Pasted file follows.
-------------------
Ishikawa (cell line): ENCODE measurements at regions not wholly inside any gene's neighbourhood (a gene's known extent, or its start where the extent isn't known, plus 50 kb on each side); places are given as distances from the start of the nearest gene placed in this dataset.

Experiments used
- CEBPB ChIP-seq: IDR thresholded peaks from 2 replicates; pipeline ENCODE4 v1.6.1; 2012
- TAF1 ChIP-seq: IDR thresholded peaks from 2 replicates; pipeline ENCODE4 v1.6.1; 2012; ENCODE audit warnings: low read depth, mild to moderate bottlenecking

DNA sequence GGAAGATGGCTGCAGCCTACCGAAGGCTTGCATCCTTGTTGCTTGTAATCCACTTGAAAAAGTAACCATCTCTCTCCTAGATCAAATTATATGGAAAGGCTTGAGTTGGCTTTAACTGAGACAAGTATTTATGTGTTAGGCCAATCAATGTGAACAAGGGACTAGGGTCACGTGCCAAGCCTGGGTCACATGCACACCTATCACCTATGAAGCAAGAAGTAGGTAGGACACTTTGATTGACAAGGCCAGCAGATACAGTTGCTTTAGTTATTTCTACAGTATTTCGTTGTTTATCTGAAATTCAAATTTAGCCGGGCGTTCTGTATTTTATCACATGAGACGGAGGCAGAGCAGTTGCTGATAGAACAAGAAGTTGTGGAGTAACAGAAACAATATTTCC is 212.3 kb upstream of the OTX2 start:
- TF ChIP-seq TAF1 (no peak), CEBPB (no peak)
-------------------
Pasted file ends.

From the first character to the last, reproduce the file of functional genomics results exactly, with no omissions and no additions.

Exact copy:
Ishikawa (cell line): ENCODE measurements at regions not wholly inside any gene's neighbourhood (a gene's known extent, or its start where the extent isn't known, plus 50 kb on each side); places are given as distances from the start of the nearest gene placed in this dataset.

Experiments used
- CEBPB ChIP-seq: IDR thresholded peaks from 2 replicates; pipeline ENCODE4 v1.6.1; 2012
- TAF1 ChIP-seq: IDR thresholded peaks from 2 replicates; pipeline ENCODE4 v1.6.1; 2012; ENCODE audit warnings: low read depth, mild to moderate bottlenecking

DNA sequence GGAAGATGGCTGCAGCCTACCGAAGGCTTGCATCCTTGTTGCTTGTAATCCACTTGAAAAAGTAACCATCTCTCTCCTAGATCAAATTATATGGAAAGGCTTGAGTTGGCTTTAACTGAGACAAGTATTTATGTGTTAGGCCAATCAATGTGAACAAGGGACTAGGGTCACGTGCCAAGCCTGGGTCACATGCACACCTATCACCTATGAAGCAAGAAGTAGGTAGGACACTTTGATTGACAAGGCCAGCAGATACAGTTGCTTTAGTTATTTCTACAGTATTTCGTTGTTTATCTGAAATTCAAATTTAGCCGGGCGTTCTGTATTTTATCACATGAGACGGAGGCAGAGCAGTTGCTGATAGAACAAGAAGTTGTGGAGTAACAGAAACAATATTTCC is 212.3 kb upstream of the OTX2 start:
- TF ChIP-seq TAF1 (no peak), CEBPB (no peak)